Mathilde Alanic: Shine! (part fifteen)
On a still smaller table sat the portraits of those who lived forever in her thoughts: her mother, Augustin Le Goël, the Conan family grouped around elderly uncle Olivier, in an amateur photograph already faded.
Annie opened a large box covered in floral fabric, that contained her manuscript-in-progress; she placed her alarm clock where she could see its face. Only eight and a half hours! Until midnight, at least, a good, peaceful evening.
Quick! Refill the pen…
A light drumming came at the partition. “My dear! Two words, before the Muse descends!”
“Come in, pet.”
Leaning over her pages and ordering them, Annie heard the light tap of feet, then a perfumed touch glided along her cheek. Lilies of the valley fell onto her papers.
“Ah! Dear Winifred! One of your sweet surprises!”
“Mme Fougerays brought me a box this afternoon, of these little bells, rare to be found yet. I warned her I would share with you.”
“There, take the armchair! I am going to give them a drink right now. The vase will decorate my table, and the perfume will speak to me…if a perfume can speak…of the loveliest soul I know!”
“I’m sorry to sit down,” Miss Landley said. “I’m a nuisance to you…but seeing you for a few minutes cheers me up.”
Annie turned her chair and took the hands of her musician friend. “Tell me why you won’t play Chopin this evening?”
At the dinner she had remarked the pallor of Winifred, the reddened pouches under eyes that spoke of recent tears, and a face near crumpling. Disappointment might find relief in spilling itself.
“I’ve had a bad day,” Winifred stammered, looking aside. “I met someone who resembled so much a man who hurt me once. And Mme Fougerays was going through one of her sad times, too.”
“Yes, and that’s why you’re so down! I was afraid of Mme Fougerays turning up again…I’ll chance confessing it! She’s a bad influence on you, in my opinion, a pest, a wet blanket…a grievance-seeker!”
“Christiane has the right to believe the worst of people…poor, poor, too rich Christiane! She has seen enough of rottenness…been humiliated, duped, wounded as few women have! So many people know her story, I shan’t be indiscreet telling you. She, being a millionaire many times over, had made the first move towards a young man…to her, he seemed reserved from pride, a boy too sensitive… Well! On her honeymoon, she learned that a girl had killed herself, that her husband had been engaged before knowing he might have the Roubaix sugar fortune! Christiane was devastated with horror. From that point on, she could only see, she told me…see behind him, this poor desperate girl’s ghost…it was odious! She divorced him and took back her own name. I had been her teacher before she was married.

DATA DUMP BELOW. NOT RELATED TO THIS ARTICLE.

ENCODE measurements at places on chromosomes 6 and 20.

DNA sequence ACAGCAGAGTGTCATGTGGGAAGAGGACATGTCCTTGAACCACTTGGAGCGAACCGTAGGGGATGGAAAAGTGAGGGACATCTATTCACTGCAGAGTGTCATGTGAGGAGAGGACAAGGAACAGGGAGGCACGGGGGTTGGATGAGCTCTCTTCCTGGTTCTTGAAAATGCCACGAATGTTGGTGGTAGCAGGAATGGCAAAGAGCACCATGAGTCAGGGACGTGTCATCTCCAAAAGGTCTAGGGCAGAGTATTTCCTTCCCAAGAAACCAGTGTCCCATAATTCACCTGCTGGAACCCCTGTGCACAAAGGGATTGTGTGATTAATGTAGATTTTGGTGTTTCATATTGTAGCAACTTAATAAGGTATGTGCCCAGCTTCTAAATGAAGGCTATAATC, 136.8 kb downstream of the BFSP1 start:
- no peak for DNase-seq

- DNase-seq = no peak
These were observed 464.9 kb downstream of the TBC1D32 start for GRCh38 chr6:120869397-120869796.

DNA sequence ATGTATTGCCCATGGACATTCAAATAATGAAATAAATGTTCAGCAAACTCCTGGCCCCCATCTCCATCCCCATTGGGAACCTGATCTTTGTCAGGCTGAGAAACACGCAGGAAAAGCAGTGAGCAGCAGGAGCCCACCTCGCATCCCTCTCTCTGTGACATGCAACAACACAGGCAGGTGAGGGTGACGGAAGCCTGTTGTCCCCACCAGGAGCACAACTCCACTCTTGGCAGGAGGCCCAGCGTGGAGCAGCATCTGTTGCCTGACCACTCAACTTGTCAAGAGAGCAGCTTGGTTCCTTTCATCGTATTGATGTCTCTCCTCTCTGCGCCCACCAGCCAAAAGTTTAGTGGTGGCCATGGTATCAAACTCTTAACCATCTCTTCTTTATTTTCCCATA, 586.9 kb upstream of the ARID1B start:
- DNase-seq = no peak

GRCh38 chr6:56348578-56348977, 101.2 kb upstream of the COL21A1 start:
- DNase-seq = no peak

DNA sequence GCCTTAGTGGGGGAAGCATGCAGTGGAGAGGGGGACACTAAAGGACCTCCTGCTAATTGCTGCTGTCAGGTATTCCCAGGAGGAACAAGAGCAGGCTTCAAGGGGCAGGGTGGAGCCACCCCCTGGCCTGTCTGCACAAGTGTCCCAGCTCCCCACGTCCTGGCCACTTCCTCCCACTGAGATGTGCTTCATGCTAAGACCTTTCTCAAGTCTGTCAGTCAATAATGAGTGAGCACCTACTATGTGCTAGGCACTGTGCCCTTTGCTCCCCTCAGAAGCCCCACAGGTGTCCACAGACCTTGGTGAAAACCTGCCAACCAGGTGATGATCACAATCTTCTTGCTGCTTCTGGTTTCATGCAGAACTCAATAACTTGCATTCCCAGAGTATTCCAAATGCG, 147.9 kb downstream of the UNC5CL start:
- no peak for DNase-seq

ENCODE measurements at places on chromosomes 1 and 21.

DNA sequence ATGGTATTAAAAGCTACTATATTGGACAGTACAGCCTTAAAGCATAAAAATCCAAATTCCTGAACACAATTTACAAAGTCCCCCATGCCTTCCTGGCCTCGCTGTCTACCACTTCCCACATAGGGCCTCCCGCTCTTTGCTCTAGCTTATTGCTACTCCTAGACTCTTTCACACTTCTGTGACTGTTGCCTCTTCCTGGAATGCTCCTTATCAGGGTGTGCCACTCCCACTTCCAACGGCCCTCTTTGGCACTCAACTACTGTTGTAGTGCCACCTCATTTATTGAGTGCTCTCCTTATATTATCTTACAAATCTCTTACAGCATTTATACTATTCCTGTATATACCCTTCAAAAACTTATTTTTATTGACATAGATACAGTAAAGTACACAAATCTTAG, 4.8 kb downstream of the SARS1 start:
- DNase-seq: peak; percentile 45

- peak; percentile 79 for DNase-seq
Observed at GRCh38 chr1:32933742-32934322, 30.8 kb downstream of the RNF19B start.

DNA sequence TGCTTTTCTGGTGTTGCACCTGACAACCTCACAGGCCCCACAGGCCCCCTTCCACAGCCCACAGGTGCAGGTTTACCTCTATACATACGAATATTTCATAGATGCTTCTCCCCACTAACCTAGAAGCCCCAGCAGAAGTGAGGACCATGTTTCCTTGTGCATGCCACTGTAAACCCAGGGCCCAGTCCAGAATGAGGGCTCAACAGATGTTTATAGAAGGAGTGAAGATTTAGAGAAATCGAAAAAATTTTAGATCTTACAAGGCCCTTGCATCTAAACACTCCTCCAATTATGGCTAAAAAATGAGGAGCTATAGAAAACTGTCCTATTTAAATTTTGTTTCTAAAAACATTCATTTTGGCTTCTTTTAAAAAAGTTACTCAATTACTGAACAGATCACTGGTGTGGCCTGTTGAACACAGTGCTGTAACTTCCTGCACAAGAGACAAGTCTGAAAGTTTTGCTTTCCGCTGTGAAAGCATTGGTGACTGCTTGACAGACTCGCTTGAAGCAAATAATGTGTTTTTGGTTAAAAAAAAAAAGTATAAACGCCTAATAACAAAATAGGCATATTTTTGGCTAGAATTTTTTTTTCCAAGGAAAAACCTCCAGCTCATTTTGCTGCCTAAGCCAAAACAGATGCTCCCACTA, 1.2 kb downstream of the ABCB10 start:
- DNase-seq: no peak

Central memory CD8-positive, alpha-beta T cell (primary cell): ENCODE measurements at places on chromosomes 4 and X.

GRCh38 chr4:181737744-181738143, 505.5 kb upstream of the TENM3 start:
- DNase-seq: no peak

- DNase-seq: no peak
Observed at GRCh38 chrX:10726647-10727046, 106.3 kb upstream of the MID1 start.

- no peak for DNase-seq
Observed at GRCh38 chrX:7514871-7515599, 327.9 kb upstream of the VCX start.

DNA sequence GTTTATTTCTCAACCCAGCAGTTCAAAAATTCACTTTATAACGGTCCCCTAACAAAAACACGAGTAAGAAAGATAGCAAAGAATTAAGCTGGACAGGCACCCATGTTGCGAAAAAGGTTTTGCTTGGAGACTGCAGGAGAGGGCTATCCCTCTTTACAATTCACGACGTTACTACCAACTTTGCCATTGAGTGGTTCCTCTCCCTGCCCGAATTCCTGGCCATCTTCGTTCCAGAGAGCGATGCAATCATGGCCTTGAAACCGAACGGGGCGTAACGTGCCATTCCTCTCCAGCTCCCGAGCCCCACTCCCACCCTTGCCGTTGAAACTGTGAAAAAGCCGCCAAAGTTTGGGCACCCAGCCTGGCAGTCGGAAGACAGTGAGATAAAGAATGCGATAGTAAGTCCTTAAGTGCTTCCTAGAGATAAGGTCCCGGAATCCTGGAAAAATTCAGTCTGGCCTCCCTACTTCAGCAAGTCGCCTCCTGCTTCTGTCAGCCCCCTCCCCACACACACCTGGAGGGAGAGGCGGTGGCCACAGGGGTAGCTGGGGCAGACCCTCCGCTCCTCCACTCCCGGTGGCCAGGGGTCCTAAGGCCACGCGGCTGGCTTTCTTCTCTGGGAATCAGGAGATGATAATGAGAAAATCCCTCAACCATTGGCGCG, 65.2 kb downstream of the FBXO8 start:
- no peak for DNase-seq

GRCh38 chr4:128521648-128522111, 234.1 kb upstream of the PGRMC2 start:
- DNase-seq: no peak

“Around this time, when we grew even closer to each other, I learned I could no longer count on my cousin Reginald. He’d written me from Cape Town for a long time, gone there to make his fortune… And…he… Oh! To know him sunken into hell…gambling, alcohol!”
On Winifred’s cheeks the tears flowed. Annie pressed that thin and valiant hand. “Don’t have regrets for such an ingrate, so unworthy! You must forget him!”
“We can’t forget just because we want to. No more than we can love.” Winifred spoke simply and dried her eyes. “But I have faith in a better world. And I pray for it!” She stood, calmer. “Go to, darling, write! Forgive me for coming to you with my troubles. Your work is also a kind of prayer. You love Beauty, and Ruskin said that that is a religion in itself. And you’ve done charity, listening to a sentimental chatterbox…”
The two women embraced. Winifred, a hand on the doorknob, threw a kiss, so naïve, so graceful…that if childish, she could never seem absurd or affected. “Please, respect Christiane,” she pleaded in a low voice. “I’d love to see you friends! She is wholly disposed to a sympathy for you, and she opens herself up with such difficulty!”
“Dear and excellent girl! You have been speaking in my favor! Goodnight!”
“Good working night, to you! But never forget, conserve your strength!”
Annie sat again at her table. Her thoughts had scattered like thistledown in the wind, and she needed some moments to concentrate and direct them. She drew closer to her blotter the images of friends whose eyes gave her courage. Surrounded by these guiding spirits of her solitude, she allowed her pen to course over the paper.
And while she plowed her lonely furrow, unconsciously at times Annie looked up, consulting the gaze of Patrice Conan, as though seeking the master’s approval.
(2020, translation, Stephanie Foster; 1922, Mathilde Alanic, Rayonne!)